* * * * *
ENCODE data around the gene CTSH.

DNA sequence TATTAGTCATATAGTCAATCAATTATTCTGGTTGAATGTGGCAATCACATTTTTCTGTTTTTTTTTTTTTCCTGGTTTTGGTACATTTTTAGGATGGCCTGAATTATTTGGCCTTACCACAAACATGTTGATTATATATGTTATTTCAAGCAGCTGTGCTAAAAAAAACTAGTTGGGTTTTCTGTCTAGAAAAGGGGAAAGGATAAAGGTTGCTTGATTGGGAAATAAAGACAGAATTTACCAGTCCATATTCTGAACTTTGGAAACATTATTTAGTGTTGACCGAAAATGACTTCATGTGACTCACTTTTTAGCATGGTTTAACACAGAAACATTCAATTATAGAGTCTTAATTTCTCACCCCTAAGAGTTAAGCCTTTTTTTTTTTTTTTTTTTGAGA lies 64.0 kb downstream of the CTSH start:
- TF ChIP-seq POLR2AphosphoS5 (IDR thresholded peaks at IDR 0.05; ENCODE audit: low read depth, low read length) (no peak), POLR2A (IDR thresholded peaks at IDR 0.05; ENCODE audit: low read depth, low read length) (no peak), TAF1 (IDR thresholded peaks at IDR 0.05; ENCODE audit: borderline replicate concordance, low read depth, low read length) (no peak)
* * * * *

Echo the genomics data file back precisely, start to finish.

ENCODE data around the gene CTSH.

DNA sequence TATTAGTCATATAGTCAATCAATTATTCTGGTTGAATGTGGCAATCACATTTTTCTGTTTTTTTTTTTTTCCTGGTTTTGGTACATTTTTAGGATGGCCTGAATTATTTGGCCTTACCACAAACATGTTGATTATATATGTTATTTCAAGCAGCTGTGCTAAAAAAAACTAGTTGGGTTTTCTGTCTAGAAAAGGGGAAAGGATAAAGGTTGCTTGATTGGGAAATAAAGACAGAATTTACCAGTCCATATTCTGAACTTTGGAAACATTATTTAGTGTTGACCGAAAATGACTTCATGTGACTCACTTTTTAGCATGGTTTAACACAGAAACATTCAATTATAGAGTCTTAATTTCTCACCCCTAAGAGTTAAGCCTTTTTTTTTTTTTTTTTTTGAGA lies 64.0 kb downstream of the CTSH start:
- TF ChIP-seq POLR2AphosphoS5 (IDR thresholded peaks at IDR 0.05; ENCODE audit: low read depth, low read length) (no peak), POLR2A (IDR thresholded peaks at IDR 0.05; ENCODE audit: low read depth, low read length) (no peak), TAF1 (IDR thresholded peaks at IDR 0.05; ENCODE audit: borderline replicate concordance, low read depth, low read length) (no peak)